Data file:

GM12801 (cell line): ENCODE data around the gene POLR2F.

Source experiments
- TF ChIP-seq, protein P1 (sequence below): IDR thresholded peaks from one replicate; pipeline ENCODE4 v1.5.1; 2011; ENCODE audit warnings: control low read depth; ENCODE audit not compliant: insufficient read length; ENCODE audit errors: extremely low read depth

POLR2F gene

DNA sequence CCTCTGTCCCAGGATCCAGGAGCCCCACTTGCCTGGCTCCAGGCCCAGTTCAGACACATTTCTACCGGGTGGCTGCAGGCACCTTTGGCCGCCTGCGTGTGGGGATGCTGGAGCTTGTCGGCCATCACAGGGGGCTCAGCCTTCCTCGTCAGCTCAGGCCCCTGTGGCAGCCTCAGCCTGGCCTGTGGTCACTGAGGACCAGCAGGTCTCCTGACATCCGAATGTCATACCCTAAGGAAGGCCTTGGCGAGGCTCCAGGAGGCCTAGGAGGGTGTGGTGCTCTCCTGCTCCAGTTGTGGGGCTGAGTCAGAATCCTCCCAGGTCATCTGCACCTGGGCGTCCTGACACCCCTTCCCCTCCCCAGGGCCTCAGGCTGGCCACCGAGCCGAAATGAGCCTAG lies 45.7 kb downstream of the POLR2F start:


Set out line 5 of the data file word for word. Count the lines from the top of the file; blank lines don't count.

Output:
DNA sequence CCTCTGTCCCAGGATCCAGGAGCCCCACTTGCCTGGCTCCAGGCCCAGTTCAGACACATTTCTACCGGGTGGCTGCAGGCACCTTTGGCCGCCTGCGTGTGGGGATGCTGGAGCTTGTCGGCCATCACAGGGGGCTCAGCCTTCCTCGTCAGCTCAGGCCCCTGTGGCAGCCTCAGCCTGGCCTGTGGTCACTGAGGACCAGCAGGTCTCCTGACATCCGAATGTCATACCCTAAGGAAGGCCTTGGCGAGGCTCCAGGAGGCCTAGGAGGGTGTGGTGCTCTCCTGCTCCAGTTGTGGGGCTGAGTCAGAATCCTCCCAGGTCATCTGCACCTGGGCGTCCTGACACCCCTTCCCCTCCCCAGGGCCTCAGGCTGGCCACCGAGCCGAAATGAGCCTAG lies 45.7 kb downstream of the POLR2F start: